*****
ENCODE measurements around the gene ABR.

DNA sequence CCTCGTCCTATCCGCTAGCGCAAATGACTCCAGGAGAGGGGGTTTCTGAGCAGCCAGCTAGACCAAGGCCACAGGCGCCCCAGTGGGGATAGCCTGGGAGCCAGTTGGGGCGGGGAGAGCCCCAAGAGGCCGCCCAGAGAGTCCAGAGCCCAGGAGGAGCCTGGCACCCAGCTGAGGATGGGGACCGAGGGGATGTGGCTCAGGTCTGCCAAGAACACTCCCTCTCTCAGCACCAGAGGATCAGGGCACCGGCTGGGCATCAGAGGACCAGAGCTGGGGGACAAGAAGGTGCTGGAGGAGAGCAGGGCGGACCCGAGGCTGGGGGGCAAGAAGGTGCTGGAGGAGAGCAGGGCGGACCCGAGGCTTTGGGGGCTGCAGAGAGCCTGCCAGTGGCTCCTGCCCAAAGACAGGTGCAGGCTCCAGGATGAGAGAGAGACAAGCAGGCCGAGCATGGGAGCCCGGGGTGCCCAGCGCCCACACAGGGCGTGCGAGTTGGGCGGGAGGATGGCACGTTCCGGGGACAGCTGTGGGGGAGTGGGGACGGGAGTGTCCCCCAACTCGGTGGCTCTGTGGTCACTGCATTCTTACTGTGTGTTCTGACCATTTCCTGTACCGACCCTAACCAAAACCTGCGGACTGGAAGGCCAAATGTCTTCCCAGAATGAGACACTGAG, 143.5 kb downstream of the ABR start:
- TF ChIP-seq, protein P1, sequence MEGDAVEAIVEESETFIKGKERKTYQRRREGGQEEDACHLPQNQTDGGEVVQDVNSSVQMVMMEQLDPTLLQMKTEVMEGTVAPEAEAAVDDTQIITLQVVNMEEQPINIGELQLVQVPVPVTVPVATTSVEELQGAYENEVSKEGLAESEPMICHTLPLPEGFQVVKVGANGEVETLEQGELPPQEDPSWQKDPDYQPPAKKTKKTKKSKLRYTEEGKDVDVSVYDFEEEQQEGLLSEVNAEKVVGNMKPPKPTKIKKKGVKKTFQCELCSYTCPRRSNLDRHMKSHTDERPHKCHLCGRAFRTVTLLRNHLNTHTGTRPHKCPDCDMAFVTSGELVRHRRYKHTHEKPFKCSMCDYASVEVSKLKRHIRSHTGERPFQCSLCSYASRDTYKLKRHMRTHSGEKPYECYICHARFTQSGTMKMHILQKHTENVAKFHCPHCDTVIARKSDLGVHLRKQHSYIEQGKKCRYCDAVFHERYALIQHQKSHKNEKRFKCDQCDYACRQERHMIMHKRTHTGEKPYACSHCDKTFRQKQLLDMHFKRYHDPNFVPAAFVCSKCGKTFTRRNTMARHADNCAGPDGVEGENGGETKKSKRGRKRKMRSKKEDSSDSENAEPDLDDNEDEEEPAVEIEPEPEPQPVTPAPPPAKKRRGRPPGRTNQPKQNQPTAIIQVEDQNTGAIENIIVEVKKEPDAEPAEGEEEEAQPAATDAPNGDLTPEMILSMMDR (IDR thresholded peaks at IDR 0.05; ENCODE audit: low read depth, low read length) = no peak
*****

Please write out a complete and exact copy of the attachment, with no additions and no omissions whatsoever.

ENCODE measurements around the gene ABR.

DNA sequence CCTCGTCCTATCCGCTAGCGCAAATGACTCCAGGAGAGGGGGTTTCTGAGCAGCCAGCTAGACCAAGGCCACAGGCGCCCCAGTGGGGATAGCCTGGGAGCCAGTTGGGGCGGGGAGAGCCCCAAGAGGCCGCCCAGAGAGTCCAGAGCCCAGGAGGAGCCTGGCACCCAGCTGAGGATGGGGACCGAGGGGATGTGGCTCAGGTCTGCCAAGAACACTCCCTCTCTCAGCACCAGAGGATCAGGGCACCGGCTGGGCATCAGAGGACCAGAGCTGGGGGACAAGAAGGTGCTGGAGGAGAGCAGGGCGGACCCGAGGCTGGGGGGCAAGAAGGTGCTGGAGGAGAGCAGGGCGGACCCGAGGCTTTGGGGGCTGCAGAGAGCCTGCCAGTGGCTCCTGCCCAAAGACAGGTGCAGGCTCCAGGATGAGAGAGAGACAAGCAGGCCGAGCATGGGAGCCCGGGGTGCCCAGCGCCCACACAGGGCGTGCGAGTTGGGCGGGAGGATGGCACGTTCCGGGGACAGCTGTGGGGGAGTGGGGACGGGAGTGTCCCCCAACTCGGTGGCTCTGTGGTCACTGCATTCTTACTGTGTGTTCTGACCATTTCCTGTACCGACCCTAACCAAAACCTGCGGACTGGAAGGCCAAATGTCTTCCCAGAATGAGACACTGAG, 143.5 kb downstream of the ABR start:
- TF ChIP-seq, protein P1, sequence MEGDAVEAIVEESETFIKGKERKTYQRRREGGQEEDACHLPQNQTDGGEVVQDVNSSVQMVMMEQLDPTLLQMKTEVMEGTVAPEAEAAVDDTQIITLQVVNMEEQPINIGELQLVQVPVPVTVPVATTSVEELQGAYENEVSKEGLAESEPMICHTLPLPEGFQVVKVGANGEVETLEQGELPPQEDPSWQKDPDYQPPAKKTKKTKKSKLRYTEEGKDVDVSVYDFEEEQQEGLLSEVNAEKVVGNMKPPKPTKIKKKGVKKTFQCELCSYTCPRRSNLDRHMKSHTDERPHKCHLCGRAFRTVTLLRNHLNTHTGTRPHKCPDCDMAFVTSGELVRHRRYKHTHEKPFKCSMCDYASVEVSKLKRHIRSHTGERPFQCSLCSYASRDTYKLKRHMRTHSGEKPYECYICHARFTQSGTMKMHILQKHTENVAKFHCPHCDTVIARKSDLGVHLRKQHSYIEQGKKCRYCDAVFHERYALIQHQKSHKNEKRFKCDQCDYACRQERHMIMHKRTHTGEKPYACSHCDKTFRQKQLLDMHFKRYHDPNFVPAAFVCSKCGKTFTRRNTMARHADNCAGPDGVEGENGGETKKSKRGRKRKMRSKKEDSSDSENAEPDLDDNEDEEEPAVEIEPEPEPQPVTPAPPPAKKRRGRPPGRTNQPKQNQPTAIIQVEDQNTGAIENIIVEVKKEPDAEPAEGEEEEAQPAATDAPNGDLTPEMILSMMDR (IDR thresholded peaks at IDR 0.05; ENCODE audit: low read depth, low read length) = no peak